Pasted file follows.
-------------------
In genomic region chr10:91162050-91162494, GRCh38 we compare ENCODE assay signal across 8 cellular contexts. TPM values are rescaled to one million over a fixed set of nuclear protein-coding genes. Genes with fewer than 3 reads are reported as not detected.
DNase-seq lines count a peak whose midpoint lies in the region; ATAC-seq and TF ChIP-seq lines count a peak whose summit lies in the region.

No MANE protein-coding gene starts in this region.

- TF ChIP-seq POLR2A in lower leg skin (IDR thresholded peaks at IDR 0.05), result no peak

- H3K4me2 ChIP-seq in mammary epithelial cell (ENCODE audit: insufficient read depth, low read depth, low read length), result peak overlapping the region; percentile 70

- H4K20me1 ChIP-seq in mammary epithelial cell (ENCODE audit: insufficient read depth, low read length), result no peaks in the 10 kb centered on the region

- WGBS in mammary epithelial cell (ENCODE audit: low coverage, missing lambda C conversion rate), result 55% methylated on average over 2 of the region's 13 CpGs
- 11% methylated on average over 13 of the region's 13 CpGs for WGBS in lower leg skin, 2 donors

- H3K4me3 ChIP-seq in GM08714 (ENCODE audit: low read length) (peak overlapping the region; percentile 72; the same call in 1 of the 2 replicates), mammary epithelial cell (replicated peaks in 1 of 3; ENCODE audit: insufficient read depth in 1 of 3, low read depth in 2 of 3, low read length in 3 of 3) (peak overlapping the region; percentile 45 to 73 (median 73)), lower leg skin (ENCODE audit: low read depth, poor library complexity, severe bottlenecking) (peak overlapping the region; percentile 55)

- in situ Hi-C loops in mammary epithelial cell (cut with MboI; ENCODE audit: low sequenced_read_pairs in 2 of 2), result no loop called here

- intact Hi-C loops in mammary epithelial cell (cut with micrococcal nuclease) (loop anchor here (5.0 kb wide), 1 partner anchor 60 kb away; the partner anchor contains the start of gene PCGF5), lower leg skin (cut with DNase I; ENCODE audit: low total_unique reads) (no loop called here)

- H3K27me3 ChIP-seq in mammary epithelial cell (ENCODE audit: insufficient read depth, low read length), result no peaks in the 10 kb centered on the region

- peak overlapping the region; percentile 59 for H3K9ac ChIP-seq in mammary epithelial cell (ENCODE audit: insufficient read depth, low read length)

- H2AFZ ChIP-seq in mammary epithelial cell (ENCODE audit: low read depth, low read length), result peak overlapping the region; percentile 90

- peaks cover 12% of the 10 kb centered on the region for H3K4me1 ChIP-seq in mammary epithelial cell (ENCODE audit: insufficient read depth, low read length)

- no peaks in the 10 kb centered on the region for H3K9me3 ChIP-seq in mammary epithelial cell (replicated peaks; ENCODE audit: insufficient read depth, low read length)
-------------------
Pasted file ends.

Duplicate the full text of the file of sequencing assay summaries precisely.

In genomic region chr10:91162050-91162494, GRCh38 we compare ENCODE assay signal across 8 cellular contexts. TPM values are rescaled to one million over a fixed set of nuclear protein-coding genes. Genes with fewer than 3 reads are reported as not detected.
DNase-seq lines count a peak whose midpoint lies in the region; ATAC-seq and TF ChIP-seq lines count a peak whose summit lies in the region.

No MANE protein-coding gene starts in this region.

- TF ChIP-seq POLR2A in lower leg skin (IDR thresholded peaks at IDR 0.05), result no peak

- H3K4me2 ChIP-seq in mammary epithelial cell (ENCODE audit: insufficient read depth, low read depth, low read length), result peak overlapping the region; percentile 70

- H4K20me1 ChIP-seq in mammary epithelial cell (ENCODE audit: insufficient read depth, low read length), result no peaks in the 10 kb centered on the region

- WGBS in mammary epithelial cell (ENCODE audit: low coverage, missing lambda C conversion rate), result 55% methylated on average over 2 of the region's 13 CpGs
- 11% methylated on average over 13 of the region's 13 CpGs for WGBS in lower leg skin, 2 donors

- H3K4me3 ChIP-seq in GM08714 (ENCODE audit: low read length) (peak overlapping the region; percentile 72; the same call in 1 of the 2 replicates), mammary epithelial cell (replicated peaks in 1 of 3; ENCODE audit: insufficient read depth in 1 of 3, low read depth in 2 of 3, low read length in 3 of 3) (peak overlapping the region; percentile 45 to 73 (median 73)), lower leg skin (ENCODE audit: low read depth, poor library complexity, severe bottlenecking) (peak overlapping the region; percentile 55)

- in situ Hi-C loops in mammary epithelial cell (cut with MboI; ENCODE audit: low sequenced_read_pairs in 2 of 2), result no loop called here

- intact Hi-C loops in mammary epithelial cell (cut with micrococcal nuclease) (loop anchor here (5.0 kb wide), 1 partner anchor 60 kb away; the partner anchor contains the start of gene PCGF5), lower leg skin (cut with DNase I; ENCODE audit: low total_unique reads) (no loop called here)

- H3K27me3 ChIP-seq in mammary epithelial cell (ENCODE audit: insufficient read depth, low read length), result no peaks in the 10 kb centered on the region

- peak overlapping the region; percentile 59 for H3K9ac ChIP-seq in mammary epithelial cell (ENCODE audit: insufficient read depth, low read length)

- H2AFZ ChIP-seq in mammary epithelial cell (ENCODE audit: low read depth, low read length), result peak overlapping the region; percentile 90

- peaks cover 12% of the 10 kb centered on the region for H3K4me1 ChIP-seq in mammary epithelial cell (ENCODE audit: insufficient read depth, low read length)

- no peaks in the 10 kb centered on the region for H3K9me3 ChIP-seq in mammary epithelial cell (replicated peaks; ENCODE audit: insufficient read depth, low read length)